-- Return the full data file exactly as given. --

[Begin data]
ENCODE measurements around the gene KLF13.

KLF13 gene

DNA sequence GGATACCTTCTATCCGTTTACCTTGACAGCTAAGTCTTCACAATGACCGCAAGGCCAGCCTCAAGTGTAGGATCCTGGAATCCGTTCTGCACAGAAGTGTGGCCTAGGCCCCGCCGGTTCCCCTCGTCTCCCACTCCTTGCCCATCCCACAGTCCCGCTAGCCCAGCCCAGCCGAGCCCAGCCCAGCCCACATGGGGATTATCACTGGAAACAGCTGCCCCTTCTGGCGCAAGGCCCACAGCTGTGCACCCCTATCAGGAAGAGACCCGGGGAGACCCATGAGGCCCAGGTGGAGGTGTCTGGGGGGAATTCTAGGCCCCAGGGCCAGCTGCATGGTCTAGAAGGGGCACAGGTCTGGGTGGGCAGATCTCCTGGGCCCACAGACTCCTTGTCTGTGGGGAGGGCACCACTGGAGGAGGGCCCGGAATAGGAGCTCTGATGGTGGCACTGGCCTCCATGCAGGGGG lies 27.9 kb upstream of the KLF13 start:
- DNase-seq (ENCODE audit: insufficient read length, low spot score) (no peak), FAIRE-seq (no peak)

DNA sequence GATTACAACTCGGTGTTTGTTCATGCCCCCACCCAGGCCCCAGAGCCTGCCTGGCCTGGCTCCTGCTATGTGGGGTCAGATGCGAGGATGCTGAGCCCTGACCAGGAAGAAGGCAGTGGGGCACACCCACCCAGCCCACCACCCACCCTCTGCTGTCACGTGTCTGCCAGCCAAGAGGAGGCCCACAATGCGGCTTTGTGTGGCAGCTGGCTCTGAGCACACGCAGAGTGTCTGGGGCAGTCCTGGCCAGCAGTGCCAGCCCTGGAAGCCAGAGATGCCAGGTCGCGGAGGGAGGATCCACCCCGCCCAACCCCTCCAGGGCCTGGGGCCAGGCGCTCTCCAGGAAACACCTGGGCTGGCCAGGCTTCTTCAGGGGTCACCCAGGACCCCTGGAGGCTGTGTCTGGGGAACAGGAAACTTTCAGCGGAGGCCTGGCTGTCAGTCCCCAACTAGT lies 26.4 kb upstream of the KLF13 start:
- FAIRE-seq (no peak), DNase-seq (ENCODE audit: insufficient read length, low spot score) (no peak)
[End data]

ENCODE measurements around the gene KLF13.

KLF13 gene

DNA sequence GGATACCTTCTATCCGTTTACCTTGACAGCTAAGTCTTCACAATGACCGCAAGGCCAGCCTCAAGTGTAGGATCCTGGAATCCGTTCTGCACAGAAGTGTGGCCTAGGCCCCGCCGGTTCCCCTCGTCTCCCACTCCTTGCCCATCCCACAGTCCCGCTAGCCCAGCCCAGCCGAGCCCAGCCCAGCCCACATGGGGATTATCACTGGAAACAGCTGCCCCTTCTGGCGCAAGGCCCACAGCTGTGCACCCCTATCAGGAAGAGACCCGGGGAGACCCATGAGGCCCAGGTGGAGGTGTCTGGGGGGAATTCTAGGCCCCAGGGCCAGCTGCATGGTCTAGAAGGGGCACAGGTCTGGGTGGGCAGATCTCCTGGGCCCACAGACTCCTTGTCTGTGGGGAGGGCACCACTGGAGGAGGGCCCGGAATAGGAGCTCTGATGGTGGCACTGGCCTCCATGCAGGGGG lies 27.9 kb upstream of the KLF13 start:
- DNase-seq (ENCODE audit: insufficient read length, low spot score) (no peak), FAIRE-seq (no peak)

DNA sequence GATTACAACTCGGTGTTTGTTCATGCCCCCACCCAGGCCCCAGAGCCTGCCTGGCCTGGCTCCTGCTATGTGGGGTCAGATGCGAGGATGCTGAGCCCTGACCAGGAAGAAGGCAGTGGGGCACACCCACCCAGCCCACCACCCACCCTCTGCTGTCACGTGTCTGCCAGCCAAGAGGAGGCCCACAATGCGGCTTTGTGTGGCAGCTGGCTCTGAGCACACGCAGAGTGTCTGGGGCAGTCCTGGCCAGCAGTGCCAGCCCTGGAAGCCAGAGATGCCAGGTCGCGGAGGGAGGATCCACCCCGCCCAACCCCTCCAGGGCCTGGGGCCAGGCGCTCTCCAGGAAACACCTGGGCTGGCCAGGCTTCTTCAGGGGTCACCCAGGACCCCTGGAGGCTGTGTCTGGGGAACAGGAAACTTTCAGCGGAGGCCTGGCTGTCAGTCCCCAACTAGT lies 26.4 kb upstream of the KLF13 start:
- FAIRE-seq (no peak), DNase-seq (ENCODE audit: insufficient read length, low spot score) (no peak)